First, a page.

If there were a Mount Rushmore of rock ‘n’ roll guitar, Pete Townshend’s face would be on it. Guitarist and principal songwriter for more than 40 years for one of the world’s greatest and most influential rock bands, the Who. Acclaimed solo artist. Prolific author. Erudite voice of a generation. His generation. The man needs no introduction, particularly among Fender fans.
It’s impossible to overstate Pete Townshend’s influence on rock music in general and rock guitar in particular. As the only guitarist in his band, he developed a rhythmically slashing yet highly melodic playing style that covered a lot of sonic ground and had the added benefit of being highly theatrical—he often seemed to be playing rhythm guitar and lead guitar at the same time; a style that stood in dramatic (and loud) contrast to the work of the Who’s two-guitar British Invasion contemporaries. It also inspired and influenced legions of guitarists to come.
Born Peter Dennis Blandford Townshend in London on May 19, 1945, he grew up in a musical family and was fascinated by music from early boyhood. Townshend received a guitar from his grandmother at age 12 and was influenced by U.S. blues guitarists throughout his formative years on the instrument. In the early 1960s, he formed skiffle/rock ‘n’ roll band the Detours with a school friend, bassist John Entwistle, and vocalist Roger Daltrey; in 1964 the band got a new name—the Who—and a new drummer, Keith Moon. After releasing one single as the High Numbers, the quartet once again became the Who and embarked on a legendary career fueled by Townshend’s prolific, intelligent songwriting and peerless guitar work.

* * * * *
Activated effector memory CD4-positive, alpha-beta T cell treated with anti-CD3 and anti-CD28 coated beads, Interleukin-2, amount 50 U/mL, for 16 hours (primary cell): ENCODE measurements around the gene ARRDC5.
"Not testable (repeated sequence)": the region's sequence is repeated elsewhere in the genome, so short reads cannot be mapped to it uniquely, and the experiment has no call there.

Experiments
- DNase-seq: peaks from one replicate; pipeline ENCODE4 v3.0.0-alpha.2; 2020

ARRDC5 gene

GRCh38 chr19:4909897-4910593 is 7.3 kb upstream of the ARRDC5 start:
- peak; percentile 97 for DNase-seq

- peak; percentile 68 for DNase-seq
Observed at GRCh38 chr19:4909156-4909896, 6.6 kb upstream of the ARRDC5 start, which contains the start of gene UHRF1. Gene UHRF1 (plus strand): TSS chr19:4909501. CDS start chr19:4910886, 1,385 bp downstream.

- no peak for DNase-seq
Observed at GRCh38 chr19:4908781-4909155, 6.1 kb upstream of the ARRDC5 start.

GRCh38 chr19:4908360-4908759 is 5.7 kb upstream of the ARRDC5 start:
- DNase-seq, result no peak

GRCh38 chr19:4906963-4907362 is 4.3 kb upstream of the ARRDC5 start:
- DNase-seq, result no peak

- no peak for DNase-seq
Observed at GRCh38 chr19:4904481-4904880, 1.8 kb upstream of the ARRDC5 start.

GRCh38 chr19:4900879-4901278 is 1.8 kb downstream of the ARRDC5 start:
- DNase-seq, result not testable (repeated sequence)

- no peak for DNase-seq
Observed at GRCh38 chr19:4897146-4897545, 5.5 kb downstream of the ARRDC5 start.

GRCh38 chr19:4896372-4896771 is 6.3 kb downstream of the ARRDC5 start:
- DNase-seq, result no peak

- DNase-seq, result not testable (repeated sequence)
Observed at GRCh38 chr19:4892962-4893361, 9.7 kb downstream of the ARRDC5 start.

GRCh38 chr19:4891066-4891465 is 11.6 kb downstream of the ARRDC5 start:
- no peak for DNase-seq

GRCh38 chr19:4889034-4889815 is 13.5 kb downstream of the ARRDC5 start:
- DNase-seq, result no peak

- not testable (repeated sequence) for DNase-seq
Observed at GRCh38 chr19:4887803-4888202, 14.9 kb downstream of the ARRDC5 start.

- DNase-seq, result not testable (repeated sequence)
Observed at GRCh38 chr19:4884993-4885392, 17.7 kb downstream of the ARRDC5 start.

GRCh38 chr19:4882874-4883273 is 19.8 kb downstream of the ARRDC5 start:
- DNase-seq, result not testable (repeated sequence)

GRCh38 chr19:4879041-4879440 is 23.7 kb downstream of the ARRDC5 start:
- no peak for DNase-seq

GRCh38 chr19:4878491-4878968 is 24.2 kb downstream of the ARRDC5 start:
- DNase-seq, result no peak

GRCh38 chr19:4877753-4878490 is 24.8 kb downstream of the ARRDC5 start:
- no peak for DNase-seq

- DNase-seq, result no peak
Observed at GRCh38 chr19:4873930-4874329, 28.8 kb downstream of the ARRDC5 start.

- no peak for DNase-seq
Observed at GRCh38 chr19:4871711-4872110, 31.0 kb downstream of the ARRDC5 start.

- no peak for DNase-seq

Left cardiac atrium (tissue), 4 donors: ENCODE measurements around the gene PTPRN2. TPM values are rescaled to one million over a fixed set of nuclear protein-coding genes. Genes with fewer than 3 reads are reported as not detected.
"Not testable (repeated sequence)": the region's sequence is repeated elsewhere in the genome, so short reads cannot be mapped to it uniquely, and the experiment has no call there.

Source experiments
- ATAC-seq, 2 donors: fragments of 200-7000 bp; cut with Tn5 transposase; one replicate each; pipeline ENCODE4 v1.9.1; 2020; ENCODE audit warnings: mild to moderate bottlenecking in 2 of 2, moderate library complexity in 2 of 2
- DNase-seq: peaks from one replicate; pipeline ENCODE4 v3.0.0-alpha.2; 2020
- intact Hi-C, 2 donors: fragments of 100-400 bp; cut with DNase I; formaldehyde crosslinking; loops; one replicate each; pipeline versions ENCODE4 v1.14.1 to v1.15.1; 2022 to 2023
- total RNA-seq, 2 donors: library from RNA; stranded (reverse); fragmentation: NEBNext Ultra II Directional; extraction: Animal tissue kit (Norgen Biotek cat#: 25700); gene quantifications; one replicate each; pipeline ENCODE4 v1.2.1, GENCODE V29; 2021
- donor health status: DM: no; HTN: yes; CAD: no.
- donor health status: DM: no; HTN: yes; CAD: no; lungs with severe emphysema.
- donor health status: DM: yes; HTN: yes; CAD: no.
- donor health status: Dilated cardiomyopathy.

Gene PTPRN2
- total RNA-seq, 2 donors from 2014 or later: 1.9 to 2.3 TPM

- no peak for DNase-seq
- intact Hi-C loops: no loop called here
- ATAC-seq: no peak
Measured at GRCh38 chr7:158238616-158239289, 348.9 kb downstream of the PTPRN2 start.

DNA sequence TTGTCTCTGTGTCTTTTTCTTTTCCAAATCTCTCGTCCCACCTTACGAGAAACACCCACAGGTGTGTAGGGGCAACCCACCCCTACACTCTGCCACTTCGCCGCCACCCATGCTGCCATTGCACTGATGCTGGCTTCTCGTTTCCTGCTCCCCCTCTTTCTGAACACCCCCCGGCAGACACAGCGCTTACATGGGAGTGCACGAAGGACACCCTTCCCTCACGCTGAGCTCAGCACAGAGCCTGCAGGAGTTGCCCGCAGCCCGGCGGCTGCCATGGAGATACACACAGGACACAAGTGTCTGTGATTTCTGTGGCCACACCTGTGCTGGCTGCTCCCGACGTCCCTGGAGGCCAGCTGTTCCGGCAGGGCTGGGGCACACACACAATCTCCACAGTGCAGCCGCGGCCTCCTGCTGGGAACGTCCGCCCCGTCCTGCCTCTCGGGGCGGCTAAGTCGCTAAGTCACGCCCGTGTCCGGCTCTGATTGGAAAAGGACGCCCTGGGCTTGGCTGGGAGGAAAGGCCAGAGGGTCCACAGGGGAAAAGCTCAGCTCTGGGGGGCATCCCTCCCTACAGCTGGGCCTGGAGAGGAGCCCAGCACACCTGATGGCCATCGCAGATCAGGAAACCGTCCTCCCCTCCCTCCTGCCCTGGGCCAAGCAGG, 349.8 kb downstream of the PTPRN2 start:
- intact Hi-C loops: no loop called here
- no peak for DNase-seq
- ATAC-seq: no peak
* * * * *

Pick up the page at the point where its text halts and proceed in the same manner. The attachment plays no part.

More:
Townshend’s hits and accomplishments with the Who could fill volumes; suffice it to say that recordings such as “My Generation,” “Substitute,” “I Can’t Explain,” Tommy, Live At Leeds, Who’s Next, Quadrophenia, Who Are You and others, in addition to the Who’s unrivaled reputation as one of the most exciting live bands ever and an acclaimed body of solo work, have earned him a lofty and enduring place in rock history as one of its finest songwriters, one of its most astute commentators and certainly one of its greatest guitarists.
While he has played many guitars through many amps since the Who’s earliest days, Townshend, in his later career with the Who and in various solo efforts, has been partial to a Stratocaster® guitar played through Vibro-King® amps and extension cabinets.